TC: I started offering strength performance training services in 1993 because during that time there was little strength and conditioning programming available, and as a competitive Olympic weightlifter and powerlifter I felt I had the skills necessary to work with athletes to improve performance.  I personally experienced significant athletic performance gains through strength training and felt that I could help others to experience similar gains.  At this time, strength training was just starting to be accepted as a safe and effective approach to improve performance in some sports, but it was still largely ignored by most sport organizations in Canada.  As a result, I moved to the U.S. to coach at a University.  There I truly learned the theory and practice of performance training, but was hesitant to return to Canada as there were so few jobs in the industry.  I decided to go the academic route, completing my PhD and moving into a professor role.  My motivation was largely due to the push back of fitness professionals and many professors to performance training principles.  For many, strength training was still dangerous, it stunted growth, and offered few health advantages.  Machines were favored to free weights, and lifting any kind of heavy weight was discouraged.  My experiences countered these beliefs but until I had a terminal degree I felt that my ability to credibly argue for strength performance training would always be limited.  During my academic training I continued to coach small groups and had an Olympic weightlifting focus.  I got great satisfaction of passing on the gift of strength and power to others and to see how sometimes it could have drastic changes in both their performance and life.  I continue to coach small groups to this day and like to focus on youth athletic development as they have the most to gain from movement skill and power coaching.  It completely opens doors to them and the confidence they gain is life changing.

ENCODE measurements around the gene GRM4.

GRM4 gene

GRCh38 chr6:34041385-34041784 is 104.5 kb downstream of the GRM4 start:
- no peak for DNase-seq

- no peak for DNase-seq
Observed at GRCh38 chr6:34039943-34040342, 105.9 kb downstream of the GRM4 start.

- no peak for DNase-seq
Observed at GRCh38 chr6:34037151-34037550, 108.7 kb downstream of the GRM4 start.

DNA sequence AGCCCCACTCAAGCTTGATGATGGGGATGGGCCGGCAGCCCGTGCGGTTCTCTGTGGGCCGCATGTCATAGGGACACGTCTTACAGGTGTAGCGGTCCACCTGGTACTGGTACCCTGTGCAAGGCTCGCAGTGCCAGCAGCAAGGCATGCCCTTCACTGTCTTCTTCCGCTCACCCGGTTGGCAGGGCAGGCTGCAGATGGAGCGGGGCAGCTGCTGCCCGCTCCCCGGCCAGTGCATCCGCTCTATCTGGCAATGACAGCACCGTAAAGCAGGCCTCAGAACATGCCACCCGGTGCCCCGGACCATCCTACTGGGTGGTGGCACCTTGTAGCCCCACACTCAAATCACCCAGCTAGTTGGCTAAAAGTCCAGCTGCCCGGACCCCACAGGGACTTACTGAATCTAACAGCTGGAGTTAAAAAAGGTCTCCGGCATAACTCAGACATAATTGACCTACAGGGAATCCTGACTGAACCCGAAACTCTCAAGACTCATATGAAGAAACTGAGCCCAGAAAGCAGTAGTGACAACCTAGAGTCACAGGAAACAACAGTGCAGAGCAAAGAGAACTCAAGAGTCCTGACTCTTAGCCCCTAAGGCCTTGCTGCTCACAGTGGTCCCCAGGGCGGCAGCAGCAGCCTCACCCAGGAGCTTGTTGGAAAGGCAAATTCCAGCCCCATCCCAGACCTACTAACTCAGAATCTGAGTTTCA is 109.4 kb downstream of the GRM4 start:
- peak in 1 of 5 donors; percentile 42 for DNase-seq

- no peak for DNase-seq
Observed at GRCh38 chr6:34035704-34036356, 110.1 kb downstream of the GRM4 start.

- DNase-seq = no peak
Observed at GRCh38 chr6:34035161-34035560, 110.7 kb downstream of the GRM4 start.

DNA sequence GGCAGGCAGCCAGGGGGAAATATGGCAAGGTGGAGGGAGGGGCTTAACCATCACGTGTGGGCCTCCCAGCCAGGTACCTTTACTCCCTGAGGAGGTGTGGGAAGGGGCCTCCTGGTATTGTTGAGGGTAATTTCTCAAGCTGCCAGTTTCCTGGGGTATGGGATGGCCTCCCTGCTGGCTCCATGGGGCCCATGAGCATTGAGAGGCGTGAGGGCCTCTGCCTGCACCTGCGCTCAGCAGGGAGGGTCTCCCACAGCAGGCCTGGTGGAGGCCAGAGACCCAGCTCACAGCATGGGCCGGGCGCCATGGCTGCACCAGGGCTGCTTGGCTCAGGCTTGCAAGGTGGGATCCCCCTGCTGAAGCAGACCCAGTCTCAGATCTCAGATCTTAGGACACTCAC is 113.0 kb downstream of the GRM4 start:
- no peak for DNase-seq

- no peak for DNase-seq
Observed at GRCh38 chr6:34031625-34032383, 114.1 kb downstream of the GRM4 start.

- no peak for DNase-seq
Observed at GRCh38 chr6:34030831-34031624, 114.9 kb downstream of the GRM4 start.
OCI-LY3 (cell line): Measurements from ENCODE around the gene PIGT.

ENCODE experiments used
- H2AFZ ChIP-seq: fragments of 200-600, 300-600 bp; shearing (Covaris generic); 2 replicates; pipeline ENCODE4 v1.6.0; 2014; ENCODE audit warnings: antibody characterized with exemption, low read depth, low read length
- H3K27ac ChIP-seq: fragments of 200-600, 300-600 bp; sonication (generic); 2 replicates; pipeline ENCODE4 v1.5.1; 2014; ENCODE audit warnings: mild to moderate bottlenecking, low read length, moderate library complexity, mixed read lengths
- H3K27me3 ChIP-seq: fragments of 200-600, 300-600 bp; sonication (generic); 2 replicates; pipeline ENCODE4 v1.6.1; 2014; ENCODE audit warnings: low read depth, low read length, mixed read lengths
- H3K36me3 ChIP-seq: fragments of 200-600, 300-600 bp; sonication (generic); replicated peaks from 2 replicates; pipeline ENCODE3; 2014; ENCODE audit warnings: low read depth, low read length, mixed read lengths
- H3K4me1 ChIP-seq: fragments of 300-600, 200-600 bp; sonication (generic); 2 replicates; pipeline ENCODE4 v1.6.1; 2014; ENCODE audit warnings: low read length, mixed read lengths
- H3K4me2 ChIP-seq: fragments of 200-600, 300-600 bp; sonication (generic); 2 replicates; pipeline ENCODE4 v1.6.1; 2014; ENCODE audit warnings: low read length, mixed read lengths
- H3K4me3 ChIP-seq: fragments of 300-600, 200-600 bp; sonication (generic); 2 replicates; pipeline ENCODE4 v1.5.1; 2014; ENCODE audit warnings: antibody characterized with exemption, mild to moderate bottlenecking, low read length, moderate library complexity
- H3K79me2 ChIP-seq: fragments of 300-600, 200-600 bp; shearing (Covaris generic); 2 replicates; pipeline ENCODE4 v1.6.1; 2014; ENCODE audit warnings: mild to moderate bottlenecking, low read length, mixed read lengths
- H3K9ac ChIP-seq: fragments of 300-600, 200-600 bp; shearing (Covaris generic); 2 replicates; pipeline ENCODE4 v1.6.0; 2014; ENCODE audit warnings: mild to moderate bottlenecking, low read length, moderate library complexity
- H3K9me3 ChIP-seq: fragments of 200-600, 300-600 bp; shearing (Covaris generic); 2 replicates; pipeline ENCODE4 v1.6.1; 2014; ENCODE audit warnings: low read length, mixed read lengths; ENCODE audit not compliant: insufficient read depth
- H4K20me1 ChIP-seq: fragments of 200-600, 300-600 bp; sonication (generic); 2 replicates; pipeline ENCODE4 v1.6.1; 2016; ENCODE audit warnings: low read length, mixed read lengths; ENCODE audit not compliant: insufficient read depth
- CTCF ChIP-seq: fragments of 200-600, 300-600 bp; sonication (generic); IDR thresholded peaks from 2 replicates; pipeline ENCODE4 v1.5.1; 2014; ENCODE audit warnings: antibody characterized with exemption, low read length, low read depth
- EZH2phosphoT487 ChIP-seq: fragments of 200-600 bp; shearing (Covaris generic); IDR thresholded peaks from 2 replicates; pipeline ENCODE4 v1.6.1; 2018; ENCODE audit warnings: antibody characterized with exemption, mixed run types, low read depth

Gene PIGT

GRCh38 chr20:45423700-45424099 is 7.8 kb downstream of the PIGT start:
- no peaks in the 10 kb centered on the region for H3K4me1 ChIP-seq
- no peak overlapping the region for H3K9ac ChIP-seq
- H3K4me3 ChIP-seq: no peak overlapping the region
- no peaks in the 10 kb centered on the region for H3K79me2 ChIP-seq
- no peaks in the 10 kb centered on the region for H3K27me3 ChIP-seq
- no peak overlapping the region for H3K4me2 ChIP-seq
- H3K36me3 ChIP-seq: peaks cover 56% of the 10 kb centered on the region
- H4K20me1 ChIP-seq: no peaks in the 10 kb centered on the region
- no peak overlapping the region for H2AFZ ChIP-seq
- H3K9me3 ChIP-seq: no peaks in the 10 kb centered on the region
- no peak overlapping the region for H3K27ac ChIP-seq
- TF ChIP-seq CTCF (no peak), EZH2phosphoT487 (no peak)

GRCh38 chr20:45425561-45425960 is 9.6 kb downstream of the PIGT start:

CSCA: What are 2-3 differences between S&C in Canada and the US?